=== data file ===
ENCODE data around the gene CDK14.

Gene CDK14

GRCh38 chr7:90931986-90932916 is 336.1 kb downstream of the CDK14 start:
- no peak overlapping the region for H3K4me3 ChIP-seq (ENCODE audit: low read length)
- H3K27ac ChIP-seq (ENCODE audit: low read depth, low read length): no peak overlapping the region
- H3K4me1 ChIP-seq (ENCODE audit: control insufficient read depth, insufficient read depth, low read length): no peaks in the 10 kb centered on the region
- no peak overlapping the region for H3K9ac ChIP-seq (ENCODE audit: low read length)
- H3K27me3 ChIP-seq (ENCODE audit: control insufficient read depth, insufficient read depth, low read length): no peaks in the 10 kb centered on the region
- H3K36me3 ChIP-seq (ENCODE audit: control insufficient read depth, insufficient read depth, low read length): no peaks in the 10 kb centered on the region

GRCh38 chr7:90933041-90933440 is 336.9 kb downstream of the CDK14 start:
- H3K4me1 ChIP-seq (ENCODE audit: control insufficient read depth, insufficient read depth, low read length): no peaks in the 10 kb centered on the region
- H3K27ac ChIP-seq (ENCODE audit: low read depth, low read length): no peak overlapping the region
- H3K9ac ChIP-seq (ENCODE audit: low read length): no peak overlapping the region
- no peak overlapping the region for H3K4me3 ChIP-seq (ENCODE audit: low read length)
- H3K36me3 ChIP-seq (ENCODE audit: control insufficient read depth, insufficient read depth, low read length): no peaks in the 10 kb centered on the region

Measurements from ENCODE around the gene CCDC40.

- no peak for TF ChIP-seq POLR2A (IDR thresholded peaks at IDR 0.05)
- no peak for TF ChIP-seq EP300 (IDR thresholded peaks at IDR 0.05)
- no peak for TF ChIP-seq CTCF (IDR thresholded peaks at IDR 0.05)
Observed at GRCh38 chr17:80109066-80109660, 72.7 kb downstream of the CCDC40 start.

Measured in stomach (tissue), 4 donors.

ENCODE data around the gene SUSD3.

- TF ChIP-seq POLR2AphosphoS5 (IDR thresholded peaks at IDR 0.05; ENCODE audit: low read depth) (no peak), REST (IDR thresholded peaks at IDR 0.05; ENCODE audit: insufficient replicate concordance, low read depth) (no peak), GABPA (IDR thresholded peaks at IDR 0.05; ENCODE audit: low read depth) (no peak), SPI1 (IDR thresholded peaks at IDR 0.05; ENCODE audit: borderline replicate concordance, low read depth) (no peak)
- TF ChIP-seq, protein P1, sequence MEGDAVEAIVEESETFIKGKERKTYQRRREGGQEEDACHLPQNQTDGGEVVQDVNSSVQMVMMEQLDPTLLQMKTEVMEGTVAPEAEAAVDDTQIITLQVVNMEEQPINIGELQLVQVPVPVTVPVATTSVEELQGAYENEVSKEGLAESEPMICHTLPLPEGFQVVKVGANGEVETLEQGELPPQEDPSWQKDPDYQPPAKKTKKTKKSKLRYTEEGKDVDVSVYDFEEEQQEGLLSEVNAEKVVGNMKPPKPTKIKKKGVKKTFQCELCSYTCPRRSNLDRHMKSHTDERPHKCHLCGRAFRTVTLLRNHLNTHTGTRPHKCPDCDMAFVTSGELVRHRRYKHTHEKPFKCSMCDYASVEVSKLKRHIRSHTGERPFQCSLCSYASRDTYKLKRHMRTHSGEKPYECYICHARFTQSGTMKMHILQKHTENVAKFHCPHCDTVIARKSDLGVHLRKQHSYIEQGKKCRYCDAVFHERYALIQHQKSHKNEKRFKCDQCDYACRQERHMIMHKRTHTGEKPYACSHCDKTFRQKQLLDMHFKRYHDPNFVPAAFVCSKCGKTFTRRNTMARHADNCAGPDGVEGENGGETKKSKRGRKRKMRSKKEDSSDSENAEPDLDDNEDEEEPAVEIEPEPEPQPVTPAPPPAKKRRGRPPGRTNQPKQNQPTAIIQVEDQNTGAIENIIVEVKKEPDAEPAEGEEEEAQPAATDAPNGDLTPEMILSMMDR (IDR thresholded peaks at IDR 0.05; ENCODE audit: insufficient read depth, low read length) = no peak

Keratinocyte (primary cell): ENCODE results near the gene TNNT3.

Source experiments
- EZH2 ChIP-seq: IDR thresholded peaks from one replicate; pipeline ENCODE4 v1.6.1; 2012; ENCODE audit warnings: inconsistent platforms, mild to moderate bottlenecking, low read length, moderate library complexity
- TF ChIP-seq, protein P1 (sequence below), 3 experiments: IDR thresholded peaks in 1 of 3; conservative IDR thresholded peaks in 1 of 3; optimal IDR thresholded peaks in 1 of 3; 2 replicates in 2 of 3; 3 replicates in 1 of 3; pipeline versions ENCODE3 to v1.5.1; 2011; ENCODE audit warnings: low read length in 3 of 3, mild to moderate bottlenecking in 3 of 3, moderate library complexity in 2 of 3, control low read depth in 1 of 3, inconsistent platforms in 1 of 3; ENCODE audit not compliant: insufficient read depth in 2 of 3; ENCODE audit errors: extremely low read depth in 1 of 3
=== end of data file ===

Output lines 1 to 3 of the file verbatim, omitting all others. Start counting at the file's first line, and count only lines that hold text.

ENCODE data around the gene CDK14.

Gene CDK14

GRCh38 chr7:90931986-90932916 is 336.1 kb downstream of the CDK14 start: